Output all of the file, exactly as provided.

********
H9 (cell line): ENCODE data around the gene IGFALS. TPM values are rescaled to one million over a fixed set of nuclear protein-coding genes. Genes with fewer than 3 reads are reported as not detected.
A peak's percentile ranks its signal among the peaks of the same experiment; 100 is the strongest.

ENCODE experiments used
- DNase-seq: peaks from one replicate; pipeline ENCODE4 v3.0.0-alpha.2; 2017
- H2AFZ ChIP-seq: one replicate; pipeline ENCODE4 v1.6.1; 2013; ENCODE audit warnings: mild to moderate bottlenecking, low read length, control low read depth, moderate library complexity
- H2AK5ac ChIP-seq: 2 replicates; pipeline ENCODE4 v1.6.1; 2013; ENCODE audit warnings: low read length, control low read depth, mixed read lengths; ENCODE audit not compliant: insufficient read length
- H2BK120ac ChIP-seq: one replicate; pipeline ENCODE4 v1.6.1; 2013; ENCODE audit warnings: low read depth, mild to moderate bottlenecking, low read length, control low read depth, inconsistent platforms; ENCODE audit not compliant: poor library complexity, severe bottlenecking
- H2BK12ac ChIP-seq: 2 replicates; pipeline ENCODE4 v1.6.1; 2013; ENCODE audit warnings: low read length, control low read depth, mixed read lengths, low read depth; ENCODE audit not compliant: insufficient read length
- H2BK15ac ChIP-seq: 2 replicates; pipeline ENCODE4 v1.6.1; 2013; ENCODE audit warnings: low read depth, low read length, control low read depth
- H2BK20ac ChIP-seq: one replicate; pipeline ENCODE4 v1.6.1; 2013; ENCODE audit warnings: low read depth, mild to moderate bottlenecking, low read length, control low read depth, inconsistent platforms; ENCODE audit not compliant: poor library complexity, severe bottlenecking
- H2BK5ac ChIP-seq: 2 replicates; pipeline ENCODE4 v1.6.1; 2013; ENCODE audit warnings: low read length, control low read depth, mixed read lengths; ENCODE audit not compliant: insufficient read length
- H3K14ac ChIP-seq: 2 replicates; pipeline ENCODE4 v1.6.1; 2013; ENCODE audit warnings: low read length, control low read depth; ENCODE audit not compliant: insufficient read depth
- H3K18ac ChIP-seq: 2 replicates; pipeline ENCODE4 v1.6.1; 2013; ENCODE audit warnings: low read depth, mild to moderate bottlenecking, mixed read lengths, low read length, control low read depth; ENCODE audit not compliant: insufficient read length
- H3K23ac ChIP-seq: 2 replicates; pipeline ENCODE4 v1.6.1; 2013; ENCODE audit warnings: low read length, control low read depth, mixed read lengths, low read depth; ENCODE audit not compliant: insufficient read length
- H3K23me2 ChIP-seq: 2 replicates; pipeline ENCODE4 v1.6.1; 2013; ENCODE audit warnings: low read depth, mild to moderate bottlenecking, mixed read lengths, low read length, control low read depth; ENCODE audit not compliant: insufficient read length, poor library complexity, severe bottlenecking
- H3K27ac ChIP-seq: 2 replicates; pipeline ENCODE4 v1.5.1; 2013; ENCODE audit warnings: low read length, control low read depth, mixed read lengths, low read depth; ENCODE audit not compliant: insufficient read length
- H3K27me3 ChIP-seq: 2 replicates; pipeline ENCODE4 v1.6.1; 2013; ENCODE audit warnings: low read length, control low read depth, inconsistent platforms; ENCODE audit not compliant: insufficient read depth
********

H9 (cell line): ENCODE data around the gene IGFALS. TPM values are rescaled to one million over a fixed set of nuclear protein-coding genes. Genes with fewer than 3 reads are reported as not detected.
A peak's percentile ranks its signal among the peaks of the same experiment; 100 is the strongest.

ENCODE experiments used
- DNase-seq: peaks from one replicate; pipeline ENCODE4 v3.0.0-alpha.2; 2017
- H2AFZ ChIP-seq: one replicate; pipeline ENCODE4 v1.6.1; 2013; ENCODE audit warnings: mild to moderate bottlenecking, low read length, control low read depth, moderate library complexity
- H2AK5ac ChIP-seq: 2 replicates; pipeline ENCODE4 v1.6.1; 2013; ENCODE audit warnings: low read length, control low read depth, mixed read lengths; ENCODE audit not compliant: insufficient read length
- H2BK120ac ChIP-seq: one replicate; pipeline ENCODE4 v1.6.1; 2013; ENCODE audit warnings: low read depth, mild to moderate bottlenecking, low read length, control low read depth, inconsistent platforms; ENCODE audit not compliant: poor library complexity, severe bottlenecking
- H2BK12ac ChIP-seq: 2 replicates; pipeline ENCODE4 v1.6.1; 2013; ENCODE audit warnings: low read length, control low read depth, mixed read lengths, low read depth; ENCODE audit not compliant: insufficient read length
- H2BK15ac ChIP-seq: 2 replicates; pipeline ENCODE4 v1.6.1; 2013; ENCODE audit warnings: low read depth, low read length, control low read depth
- H2BK20ac ChIP-seq: one replicate; pipeline ENCODE4 v1.6.1; 2013; ENCODE audit warnings: low read depth, mild to moderate bottlenecking, low read length, control low read depth, inconsistent platforms; ENCODE audit not compliant: poor library complexity, severe bottlenecking
- H2BK5ac ChIP-seq: 2 replicates; pipeline ENCODE4 v1.6.1; 2013; ENCODE audit warnings: low read length, control low read depth, mixed read lengths; ENCODE audit not compliant: insufficient read length
- H3K14ac ChIP-seq: 2 replicates; pipeline ENCODE4 v1.6.1; 2013; ENCODE audit warnings: low read length, control low read depth; ENCODE audit not compliant: insufficient read depth
- H3K18ac ChIP-seq: 2 replicates; pipeline ENCODE4 v1.6.1; 2013; ENCODE audit warnings: low read depth, mild to moderate bottlenecking, mixed read lengths, low read length, control low read depth; ENCODE audit not compliant: insufficient read length
- H3K23ac ChIP-seq: 2 replicates; pipeline ENCODE4 v1.6.1; 2013; ENCODE audit warnings: low read length, control low read depth, mixed read lengths, low read depth; ENCODE audit not compliant: insufficient read length
- H3K23me2 ChIP-seq: 2 replicates; pipeline ENCODE4 v1.6.1; 2013; ENCODE audit warnings: low read depth, mild to moderate bottlenecking, mixed read lengths, low read length, control low read depth; ENCODE audit not compliant: insufficient read length, poor library complexity, severe bottlenecking
- H3K27ac ChIP-seq: 2 replicates; pipeline ENCODE4 v1.5.1; 2013; ENCODE audit warnings: low read length, control low read depth, mixed read lengths, low read depth; ENCODE audit not compliant: insufficient read length
- H3K27me3 ChIP-seq: 2 replicates; pipeline ENCODE4 v1.6.1; 2013; ENCODE audit warnings: low read length, control low read depth, inconsistent platforms; ENCODE audit not compliant: insufficient read depth